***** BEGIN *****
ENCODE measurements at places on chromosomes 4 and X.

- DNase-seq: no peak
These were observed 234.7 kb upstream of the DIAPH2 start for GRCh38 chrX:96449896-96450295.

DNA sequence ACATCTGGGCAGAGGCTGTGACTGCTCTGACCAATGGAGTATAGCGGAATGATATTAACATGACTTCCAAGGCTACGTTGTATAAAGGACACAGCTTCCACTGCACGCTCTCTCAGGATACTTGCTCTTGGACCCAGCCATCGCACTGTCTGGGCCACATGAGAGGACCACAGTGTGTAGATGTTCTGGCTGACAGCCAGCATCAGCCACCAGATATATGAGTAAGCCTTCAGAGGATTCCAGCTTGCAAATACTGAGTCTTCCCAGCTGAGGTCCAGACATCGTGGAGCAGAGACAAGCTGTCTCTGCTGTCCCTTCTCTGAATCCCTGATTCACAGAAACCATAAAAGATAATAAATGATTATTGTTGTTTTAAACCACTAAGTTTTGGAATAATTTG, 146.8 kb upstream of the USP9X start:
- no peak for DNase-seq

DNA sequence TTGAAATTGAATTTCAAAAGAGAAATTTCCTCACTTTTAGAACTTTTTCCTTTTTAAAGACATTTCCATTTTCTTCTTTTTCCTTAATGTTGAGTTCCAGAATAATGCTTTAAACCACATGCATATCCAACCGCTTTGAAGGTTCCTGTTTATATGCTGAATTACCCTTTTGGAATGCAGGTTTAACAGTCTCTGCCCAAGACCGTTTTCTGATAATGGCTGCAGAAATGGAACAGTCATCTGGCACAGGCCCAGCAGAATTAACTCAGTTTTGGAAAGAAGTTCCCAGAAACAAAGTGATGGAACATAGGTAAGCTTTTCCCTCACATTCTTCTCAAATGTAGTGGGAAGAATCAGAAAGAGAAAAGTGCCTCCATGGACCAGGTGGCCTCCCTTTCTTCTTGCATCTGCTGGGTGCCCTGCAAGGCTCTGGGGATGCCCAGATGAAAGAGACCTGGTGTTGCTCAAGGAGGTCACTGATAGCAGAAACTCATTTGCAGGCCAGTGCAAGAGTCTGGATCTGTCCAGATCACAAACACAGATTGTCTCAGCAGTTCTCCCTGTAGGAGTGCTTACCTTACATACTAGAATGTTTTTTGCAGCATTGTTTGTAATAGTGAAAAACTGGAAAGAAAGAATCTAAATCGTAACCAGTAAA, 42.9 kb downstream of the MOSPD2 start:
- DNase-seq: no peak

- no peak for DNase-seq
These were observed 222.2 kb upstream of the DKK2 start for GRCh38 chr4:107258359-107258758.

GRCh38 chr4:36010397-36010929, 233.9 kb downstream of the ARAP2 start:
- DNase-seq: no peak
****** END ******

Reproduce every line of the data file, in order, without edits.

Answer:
ENCODE measurements at places on chromosomes 4 and X.

- DNase-seq: no peak
These were observed 234.7 kb upstream of the DIAPH2 start for GRCh38 chrX:96449896-96450295.

DNA sequence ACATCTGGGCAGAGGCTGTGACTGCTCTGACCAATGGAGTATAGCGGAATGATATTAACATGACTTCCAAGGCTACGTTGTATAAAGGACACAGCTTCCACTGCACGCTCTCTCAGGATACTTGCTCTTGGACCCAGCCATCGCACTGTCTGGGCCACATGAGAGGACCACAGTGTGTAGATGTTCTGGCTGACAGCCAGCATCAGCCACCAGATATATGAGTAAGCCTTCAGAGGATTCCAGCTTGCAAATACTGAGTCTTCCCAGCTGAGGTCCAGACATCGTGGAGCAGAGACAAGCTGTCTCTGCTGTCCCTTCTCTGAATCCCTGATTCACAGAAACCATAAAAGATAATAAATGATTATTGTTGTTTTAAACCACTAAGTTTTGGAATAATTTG, 146.8 kb upstream of the USP9X start:
- no peak for DNase-seq

DNA sequence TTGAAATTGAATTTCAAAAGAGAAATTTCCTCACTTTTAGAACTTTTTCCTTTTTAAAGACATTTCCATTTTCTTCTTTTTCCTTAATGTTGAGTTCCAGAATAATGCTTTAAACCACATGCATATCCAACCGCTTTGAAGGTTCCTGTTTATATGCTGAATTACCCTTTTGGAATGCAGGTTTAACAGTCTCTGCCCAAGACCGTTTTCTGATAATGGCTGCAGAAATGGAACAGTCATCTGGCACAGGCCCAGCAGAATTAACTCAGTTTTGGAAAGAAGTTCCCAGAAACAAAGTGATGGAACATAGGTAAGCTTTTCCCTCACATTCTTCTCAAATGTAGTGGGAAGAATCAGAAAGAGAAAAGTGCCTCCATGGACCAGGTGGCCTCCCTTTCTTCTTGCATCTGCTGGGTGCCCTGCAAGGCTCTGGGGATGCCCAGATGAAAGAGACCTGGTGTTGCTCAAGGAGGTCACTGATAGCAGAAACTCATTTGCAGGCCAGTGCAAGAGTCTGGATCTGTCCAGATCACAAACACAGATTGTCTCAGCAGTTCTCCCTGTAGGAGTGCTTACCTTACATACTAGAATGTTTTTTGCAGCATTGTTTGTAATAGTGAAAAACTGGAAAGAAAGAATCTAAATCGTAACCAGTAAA, 42.9 kb downstream of the MOSPD2 start:
- DNase-seq: no peak

- no peak for DNase-seq
These were observed 222.2 kb upstream of the DKK2 start for GRCh38 chr4:107258359-107258758.

GRCh38 chr4:36010397-36010929, 233.9 kb downstream of the ARAP2 start:
- DNase-seq: no peak